A court in the southern city of Changsha handed suspended jail sentences to Mark Reilly, the former head of GSK in China, and four other GSK executives of between two and four years, according to state news agency Xinhua.
Briton Reilly, shown on state television wearing a suit and looking tired during the trial, will be deported, a source with direct knowledge of the case said.
The verdict, handed out behind closed doors in a single-day trial, highlights how Chinese regulators are increasingly cracking down on corporate malpractice.
However, it also offers GSK a potential way forward in the fast-growing Chinese pharmaceutical market, a magnet for foreign firms who are attracted by a healthcare bill that McKinsey & Co estimates will hit $1 trillion by 2020.
“If GSK China can learn a profound lesson and carry out its business according to the rule of law, then it can once again win the trust of China’s government and people,” Xinhua said in a commentary. Xinhua closely reflects China’s official government view.
The fine, equivalent to around 4 percent of GSK’s 2013 operating profits, was less than some investors had feared. GSK will take a charge in the third quarter and pay the penalty from existing cash resources.
COMMITTED TO CHINA
GSK said it remained committed to China and promised to become a “model for reform in China’s healthcare industry”.
“GSK Plc has reflected deeply and learned from its mistakes, has taken steps to comprehensively rectify the issues identified at the operations of GSKCI, and must work hard to regain the trust of the Chinese people,” GSK said in a written apology.
Future commitments include investment in Chinese science and improved access to medicines across the country through greater expansion of production and flexible pricing, it said.
Roche Chief Executive Severin Schwan told Reuters in an interview this week: “I remain very bullish about China, even though currently the market has slowed down and pricing pressure has increased.”
GSK also faces investigations into its overseas practices by U.S. and British authorities. Those investigations continue and could result in further penalties for the group.
“The SFO criminal investigation into the commercial practices of GlaxoSmithKline Plc and its subsidiaries continues,” a spokeswoman at Britain’s Serious Fraud Office said in an email.
In the United States, GSK is being investigated under the Foreign Corrupt Practices Act, which prohibits bribery of public officials.
In addition to the high-profile Chinese case, GSK has been accused of corrupt practices, on a smaller scale, in Poland, Syria, Iraq, Jordan and Lebanon.
GSK said the activities by the firm’s China unit were a “clear breach” of GSK’s governance and compliance procedures.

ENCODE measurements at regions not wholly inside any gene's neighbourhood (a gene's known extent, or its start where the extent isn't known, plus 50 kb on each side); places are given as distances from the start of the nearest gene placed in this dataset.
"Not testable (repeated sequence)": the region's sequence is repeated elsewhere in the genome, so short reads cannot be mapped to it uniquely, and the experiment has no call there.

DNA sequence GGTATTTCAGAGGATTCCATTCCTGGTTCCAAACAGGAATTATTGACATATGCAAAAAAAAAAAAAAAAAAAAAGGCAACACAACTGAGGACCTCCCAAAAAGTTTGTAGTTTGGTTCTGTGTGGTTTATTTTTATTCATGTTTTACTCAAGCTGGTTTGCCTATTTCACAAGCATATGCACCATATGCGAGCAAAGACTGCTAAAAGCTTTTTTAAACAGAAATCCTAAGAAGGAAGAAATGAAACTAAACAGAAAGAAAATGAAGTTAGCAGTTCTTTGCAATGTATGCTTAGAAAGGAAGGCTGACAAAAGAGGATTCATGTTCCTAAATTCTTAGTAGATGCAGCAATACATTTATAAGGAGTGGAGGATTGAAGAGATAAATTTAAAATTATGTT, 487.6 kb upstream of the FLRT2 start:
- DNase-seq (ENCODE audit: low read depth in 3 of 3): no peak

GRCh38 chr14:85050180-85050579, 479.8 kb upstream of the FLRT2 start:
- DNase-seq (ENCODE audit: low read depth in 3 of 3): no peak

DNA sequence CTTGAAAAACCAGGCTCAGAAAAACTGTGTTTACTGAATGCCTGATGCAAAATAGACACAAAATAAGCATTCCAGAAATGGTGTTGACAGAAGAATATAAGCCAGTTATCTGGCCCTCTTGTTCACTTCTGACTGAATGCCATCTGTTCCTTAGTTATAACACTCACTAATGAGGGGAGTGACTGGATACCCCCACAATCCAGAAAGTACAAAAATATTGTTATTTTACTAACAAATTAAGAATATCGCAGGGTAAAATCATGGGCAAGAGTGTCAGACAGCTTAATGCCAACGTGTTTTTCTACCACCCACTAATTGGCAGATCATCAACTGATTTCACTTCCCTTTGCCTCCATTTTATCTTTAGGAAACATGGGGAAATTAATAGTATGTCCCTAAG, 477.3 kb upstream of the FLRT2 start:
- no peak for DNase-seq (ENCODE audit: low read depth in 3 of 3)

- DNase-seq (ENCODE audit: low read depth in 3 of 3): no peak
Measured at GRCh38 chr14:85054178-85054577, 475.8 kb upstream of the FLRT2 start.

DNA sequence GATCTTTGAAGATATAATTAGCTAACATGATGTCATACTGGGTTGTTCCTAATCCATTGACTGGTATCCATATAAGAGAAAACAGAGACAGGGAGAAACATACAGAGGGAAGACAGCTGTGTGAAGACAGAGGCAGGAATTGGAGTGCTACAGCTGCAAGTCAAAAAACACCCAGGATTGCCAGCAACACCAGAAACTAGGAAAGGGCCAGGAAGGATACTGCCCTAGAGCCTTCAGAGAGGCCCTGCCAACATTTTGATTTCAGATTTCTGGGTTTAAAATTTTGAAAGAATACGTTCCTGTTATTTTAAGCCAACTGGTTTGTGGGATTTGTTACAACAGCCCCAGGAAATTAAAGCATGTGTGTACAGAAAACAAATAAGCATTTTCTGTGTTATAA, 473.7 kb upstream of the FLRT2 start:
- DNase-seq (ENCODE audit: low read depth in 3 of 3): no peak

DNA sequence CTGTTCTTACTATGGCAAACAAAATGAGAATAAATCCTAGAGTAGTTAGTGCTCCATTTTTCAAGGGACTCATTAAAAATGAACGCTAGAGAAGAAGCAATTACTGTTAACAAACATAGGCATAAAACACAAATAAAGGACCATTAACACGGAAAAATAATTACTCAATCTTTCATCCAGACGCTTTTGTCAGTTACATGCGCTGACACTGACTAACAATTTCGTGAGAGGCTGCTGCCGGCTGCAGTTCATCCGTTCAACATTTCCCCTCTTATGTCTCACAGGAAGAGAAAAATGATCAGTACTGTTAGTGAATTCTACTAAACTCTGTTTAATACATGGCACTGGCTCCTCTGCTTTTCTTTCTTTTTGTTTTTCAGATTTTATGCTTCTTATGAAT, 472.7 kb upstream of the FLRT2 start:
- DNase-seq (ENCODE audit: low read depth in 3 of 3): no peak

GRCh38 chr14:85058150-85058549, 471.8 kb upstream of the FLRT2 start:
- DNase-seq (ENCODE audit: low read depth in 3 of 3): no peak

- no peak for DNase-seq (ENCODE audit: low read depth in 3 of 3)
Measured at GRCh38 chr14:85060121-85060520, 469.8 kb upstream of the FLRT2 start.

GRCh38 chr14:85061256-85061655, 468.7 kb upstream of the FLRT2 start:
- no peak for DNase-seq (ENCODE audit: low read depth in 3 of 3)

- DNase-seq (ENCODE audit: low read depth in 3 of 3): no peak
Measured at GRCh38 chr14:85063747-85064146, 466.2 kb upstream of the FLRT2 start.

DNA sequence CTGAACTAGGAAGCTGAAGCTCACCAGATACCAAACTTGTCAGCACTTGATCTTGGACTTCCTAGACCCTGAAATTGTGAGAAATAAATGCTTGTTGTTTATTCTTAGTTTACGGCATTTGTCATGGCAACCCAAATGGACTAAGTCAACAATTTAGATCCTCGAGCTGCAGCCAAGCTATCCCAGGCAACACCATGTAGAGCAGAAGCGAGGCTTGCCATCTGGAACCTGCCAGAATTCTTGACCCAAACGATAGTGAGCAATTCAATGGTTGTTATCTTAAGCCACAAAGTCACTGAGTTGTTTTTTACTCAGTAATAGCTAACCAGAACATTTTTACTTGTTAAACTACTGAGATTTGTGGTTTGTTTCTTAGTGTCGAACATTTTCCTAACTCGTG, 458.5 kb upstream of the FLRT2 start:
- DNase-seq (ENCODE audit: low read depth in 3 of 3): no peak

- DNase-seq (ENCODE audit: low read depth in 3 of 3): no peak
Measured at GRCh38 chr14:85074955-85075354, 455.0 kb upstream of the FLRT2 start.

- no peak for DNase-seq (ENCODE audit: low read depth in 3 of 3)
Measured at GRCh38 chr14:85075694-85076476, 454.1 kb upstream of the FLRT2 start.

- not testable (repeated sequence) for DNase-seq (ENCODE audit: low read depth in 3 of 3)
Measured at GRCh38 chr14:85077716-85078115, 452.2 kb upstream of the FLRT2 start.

Chinese police first accused GSK of bribery in July last year when it said that the firm had funnelled up to 3 billion yuan, exactly the same amount as the fine, to travel agencies to facilitate bribes to doctors and officials.
“Reaching a conclusion in the investigation of our Chinese business is important, but this has been a deeply disappointing matter for GSK. We have and will continue to learn from this,” GSK CEO, Andrew Witty, said in a statement.
The case is the biggest corruption scandal to hit a foreign company in China since the Rio Tinto affair in 2009, which resulted in four executives, including an Australian, being jailed for between seven and 14 years.
The judgment on Friday took many people by surprise, partly because Chinese authorities did not make the date of the trial public in advance.
The ruling from the Changsha Intermediate People’s Court means China has charged GSK’s China unit with bribery as well as the individual executives. Apart from Reilly, the other four – Zhang Guowei, Liang Hong, Zhao Hongyan and Huang Hong – are Chinese former company officials.
Under Chinese criminal law, bribery by a corporate unit can lead to a large fine and jail sentence for the unit’s head.
Reilly’s China-based lawyer declined to comment on Friday.
A spokesman for the British Consulate General in Shanghai said that Britain had “continually called for a just conclusion to this case”, but declined to comment further while the case was open for appeal.
Shares in the company rose 1 percent as investors took comfort from the manageable size of the fine and the removal of an uncertainty overhanging the stock. GSK has also struggled this year with poor sales in the United States.
“GlaxoSmithKline will hope that this will draw a line under events in China, but it will take time for its Chinese commercial operations to recover,” said Mick Cooper, analyst at Edison Investment Research in London – Reuters